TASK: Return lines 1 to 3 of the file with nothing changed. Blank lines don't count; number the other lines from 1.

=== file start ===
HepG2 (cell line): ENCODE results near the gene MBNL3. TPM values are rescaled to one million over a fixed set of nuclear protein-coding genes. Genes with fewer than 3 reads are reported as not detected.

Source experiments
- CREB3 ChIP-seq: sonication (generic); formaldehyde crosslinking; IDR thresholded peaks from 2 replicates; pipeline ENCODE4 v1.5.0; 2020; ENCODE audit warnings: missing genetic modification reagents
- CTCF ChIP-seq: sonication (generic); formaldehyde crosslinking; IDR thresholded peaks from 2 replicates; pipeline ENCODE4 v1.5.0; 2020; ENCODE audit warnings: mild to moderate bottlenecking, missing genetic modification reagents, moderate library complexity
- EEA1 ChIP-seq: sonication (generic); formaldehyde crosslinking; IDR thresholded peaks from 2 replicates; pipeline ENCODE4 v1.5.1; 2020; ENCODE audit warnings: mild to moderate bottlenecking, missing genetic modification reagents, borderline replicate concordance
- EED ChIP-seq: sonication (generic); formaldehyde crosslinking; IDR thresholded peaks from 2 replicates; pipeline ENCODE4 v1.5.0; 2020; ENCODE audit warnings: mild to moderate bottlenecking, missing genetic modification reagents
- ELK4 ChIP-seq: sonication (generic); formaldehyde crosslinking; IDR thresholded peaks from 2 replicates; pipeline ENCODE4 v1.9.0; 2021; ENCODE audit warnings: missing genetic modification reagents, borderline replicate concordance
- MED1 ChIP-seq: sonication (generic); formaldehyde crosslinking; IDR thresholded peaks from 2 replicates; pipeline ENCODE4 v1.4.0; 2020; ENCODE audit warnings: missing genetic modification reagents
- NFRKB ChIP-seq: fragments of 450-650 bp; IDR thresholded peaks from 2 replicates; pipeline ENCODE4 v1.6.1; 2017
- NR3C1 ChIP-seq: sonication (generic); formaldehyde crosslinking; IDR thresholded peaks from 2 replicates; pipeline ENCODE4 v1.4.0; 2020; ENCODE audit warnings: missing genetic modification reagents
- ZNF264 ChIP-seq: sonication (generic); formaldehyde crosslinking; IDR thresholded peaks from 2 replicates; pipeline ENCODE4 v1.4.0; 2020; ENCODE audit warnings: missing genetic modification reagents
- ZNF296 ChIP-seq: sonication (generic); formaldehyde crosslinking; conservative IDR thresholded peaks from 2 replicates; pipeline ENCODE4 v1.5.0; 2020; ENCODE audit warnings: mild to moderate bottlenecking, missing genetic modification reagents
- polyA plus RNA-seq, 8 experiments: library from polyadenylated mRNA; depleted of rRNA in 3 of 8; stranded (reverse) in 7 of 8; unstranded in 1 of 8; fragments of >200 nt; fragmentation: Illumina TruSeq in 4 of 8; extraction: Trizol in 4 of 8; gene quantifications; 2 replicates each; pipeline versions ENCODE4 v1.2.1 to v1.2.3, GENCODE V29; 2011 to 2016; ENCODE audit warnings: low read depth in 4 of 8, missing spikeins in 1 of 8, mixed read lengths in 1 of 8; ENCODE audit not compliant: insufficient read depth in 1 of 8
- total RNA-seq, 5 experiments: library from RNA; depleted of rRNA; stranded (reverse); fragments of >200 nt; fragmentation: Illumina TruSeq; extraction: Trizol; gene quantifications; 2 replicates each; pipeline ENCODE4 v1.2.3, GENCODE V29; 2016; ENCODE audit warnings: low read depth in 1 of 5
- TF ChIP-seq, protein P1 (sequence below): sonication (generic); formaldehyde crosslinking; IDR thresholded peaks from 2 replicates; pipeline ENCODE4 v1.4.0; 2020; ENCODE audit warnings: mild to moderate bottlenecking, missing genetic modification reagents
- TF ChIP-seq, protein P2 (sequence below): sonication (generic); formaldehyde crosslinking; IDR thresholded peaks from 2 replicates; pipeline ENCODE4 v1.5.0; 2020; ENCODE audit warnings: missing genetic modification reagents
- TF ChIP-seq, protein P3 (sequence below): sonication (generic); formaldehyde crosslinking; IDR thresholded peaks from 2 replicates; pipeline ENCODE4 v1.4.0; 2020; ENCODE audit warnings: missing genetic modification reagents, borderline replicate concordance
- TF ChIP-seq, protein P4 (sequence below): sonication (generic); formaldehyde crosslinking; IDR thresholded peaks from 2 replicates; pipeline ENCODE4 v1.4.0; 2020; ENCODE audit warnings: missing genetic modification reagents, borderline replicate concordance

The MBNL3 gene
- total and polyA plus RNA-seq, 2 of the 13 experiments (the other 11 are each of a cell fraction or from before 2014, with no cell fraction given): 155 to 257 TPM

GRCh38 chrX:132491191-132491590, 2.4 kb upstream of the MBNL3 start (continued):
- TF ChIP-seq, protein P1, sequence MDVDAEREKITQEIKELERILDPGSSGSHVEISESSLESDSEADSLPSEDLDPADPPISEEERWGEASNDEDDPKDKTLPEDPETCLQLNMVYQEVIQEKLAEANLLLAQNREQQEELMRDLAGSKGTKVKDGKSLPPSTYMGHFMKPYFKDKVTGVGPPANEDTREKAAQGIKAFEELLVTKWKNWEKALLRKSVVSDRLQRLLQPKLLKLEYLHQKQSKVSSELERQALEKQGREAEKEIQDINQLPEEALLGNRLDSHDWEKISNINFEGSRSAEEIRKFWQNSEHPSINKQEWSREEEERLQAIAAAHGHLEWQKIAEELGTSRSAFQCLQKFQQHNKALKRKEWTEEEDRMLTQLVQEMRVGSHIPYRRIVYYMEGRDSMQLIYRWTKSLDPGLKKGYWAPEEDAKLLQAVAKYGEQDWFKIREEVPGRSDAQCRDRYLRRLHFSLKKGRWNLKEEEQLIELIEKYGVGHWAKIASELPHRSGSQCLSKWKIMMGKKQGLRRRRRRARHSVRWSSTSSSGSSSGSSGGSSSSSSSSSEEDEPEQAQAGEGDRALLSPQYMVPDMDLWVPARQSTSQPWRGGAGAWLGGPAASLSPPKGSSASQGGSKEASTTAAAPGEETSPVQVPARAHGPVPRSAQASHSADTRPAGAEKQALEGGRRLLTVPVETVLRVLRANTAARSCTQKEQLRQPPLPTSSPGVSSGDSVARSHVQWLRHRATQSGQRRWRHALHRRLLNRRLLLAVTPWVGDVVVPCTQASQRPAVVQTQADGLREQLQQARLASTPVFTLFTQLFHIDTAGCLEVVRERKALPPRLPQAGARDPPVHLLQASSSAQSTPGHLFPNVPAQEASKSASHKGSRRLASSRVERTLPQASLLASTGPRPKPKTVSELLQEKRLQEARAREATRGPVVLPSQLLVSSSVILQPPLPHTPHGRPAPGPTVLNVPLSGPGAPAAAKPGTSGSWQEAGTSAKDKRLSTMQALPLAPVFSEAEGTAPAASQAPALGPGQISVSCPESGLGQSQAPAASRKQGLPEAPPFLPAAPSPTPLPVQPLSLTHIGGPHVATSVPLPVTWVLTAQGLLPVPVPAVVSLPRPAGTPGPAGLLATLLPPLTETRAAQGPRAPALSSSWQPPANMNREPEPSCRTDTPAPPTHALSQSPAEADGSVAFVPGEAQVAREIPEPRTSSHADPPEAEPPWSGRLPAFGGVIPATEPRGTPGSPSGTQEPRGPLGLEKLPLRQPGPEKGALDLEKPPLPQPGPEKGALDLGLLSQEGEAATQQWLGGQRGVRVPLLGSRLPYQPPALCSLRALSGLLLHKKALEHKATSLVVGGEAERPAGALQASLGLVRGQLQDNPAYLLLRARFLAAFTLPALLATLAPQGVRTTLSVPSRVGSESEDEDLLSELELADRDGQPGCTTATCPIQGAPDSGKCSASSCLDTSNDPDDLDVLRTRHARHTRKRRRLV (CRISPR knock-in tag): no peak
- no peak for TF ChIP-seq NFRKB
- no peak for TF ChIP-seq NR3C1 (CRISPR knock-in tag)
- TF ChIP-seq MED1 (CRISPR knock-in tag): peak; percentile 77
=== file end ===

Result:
HepG2 (cell line): ENCODE results near the gene MBNL3. TPM values are rescaled to one million over a fixed set of nuclear protein-coding genes. Genes with fewer than 3 reads are reported as not detected.

Source experiments
- CREB3 ChIP-seq: sonication (generic); formaldehyde crosslinking; IDR thresholded peaks from 2 replicates; pipeline ENCODE4 v1.5.0; 2020; ENCODE audit warnings: missing genetic modification reagents